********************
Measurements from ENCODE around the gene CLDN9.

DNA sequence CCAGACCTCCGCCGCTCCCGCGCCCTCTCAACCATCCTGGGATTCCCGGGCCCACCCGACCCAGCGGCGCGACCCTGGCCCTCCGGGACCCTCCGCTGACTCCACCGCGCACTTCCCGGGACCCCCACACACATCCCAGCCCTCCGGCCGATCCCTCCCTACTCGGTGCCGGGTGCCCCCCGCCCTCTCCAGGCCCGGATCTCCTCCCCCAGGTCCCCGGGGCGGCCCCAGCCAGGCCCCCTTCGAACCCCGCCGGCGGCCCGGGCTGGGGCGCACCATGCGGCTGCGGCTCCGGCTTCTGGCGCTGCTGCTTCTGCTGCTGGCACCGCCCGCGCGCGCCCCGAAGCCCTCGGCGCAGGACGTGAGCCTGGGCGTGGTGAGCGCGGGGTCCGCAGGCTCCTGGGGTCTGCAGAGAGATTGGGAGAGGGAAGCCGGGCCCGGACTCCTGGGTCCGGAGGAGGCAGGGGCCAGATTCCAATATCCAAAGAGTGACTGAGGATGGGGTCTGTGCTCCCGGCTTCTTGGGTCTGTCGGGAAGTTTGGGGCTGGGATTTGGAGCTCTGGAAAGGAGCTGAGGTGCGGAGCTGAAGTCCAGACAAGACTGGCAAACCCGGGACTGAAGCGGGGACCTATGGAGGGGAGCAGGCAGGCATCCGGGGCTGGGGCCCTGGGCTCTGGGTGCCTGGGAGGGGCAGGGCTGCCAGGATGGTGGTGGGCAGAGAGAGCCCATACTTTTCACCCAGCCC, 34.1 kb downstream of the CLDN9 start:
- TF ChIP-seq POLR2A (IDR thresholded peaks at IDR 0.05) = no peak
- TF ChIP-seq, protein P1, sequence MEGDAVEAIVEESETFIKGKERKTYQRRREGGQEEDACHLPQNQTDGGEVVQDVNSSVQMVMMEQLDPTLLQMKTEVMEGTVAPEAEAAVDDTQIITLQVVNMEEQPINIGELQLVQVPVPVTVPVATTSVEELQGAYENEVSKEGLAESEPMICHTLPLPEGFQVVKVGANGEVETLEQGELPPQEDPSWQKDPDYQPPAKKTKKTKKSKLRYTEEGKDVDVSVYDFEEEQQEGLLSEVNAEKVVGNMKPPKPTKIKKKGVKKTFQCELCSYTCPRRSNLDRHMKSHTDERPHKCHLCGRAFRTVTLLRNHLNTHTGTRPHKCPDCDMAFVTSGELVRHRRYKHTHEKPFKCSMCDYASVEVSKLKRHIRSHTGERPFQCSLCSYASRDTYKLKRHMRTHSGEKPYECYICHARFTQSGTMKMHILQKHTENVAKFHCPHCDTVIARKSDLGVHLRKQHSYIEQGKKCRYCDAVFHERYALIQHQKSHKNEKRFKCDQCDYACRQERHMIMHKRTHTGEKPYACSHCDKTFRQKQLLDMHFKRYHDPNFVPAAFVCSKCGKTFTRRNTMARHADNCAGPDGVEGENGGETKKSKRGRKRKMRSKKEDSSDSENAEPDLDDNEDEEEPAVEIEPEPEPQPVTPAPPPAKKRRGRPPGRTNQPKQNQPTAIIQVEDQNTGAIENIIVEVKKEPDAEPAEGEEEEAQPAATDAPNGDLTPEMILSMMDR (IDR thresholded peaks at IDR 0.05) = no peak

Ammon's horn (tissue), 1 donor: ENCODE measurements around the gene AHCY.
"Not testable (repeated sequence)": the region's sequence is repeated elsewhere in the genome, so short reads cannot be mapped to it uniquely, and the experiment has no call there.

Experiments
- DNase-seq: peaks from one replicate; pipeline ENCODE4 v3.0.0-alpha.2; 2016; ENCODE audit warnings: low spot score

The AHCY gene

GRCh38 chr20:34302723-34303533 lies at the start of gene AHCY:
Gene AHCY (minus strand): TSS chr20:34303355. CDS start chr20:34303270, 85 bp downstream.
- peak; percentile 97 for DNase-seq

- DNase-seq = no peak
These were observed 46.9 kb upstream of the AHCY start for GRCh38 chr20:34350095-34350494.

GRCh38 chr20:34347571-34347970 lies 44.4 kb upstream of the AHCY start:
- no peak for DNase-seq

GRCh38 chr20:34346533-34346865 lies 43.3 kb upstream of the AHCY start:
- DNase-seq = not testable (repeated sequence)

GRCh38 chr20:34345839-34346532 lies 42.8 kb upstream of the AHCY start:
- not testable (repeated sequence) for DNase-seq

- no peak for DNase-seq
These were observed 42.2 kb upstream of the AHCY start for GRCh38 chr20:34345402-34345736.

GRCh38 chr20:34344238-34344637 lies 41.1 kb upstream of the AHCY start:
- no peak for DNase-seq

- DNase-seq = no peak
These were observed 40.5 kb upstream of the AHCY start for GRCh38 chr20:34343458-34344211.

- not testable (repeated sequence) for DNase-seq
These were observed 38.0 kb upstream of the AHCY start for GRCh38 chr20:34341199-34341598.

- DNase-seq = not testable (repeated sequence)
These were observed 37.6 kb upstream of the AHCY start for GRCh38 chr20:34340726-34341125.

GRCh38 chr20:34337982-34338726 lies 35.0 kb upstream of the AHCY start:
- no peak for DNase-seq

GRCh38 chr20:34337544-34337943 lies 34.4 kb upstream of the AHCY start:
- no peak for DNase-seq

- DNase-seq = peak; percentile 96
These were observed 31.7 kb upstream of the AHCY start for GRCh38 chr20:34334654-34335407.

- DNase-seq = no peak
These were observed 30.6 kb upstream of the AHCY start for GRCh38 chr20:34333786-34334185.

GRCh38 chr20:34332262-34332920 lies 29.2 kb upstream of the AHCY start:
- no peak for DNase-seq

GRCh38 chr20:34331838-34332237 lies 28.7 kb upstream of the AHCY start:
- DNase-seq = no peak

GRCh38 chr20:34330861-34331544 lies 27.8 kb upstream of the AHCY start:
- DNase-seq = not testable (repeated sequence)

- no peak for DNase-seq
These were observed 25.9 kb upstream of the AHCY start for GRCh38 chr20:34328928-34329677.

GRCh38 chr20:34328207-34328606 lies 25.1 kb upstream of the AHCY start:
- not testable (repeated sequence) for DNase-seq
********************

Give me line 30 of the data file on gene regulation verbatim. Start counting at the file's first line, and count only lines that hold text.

These were observed 37.6 kb upstream of the AHCY start for GRCh38 chr20:34340726-34341125.